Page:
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There is something terribly wrong with calling Meaghan Burke a songwriter. Like vodka, the more you question the effects, the blurrier they become. Meaghan Burke is not an artist whose musically over-educated past is a primer for making marketable pop music. Her sound embraces the odd nuances contained in love affairs with free improvisation, lingering music school sadism, a career geographically split between New York and the Vienna intelligentsia.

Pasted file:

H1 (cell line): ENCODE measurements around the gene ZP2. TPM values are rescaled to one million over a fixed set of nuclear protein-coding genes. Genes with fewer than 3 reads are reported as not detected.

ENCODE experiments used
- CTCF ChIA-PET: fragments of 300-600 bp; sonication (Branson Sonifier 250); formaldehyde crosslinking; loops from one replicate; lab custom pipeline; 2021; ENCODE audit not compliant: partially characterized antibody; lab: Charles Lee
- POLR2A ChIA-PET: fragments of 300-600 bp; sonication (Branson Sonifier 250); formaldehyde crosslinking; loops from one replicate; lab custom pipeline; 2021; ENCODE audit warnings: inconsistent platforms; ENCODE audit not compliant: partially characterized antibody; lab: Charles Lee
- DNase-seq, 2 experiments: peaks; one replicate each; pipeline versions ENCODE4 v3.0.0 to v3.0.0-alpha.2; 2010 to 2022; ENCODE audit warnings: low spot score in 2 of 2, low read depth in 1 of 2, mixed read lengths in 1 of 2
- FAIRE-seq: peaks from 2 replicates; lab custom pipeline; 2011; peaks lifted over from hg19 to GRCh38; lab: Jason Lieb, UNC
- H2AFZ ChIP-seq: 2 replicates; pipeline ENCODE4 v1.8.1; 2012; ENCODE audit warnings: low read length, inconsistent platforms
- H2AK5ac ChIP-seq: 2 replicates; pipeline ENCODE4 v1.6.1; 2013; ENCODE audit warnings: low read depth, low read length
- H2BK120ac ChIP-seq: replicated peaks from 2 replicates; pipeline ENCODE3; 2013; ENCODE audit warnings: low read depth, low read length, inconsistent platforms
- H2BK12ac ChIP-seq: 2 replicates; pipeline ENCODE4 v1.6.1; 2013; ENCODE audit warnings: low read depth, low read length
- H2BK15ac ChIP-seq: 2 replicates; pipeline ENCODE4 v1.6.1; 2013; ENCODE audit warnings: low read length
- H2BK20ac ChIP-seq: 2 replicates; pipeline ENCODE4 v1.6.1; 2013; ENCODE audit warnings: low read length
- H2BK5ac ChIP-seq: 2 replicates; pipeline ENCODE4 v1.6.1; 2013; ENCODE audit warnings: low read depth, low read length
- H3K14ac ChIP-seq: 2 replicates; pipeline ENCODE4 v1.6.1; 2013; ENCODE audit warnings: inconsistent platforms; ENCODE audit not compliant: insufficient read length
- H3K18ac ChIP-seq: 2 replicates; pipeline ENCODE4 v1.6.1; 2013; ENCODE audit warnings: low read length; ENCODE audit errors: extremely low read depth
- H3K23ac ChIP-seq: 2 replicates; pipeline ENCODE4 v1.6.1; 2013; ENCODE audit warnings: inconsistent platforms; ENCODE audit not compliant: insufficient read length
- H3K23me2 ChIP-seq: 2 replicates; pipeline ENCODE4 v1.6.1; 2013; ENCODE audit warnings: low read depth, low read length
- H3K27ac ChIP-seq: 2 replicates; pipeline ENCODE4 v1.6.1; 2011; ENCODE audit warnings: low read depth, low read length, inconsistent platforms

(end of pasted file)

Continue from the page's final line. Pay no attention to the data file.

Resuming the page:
Meaghan sings jazzy, approachable melodies over cello accompaniments that channel every possible incarnation of Western music all at once. It's impossibly beautiful but in no way forgiving. Her fingers race in preparation of cadenzas and the orchestration seems totally unrelated to what pours out of her mouth. And then even in moments where one might be so inclined to say, finally: "Yes, OK! She is a songwriter! This part has been pretty for almost a minute..." But then, when you listen closely to what she's actually singing about, with this voice of hers like an oven, crackling with past lives on newspaper, burning, and, well, it's not ok. Because what she's created is too personal, too direct and unusual to claim she's a songwriter - which sounds categorically absurd but it's true – it's like she's a songwriter, imploded. She'll sing about anything; bed bugs, the Gowanus, even boyfriends – but look, seriously, it just doesn't sound right. She squeals and bleeps intermittently like suddenly we're in a car. Her timing is too dark and immense and she can't play at this coffeehouse... And then she'll do this thing where she starts to sing in German. - You can see/hear Meaghan next at Sidewalk Cafe on August 12th @ 9pm. - Valerie Kuehne
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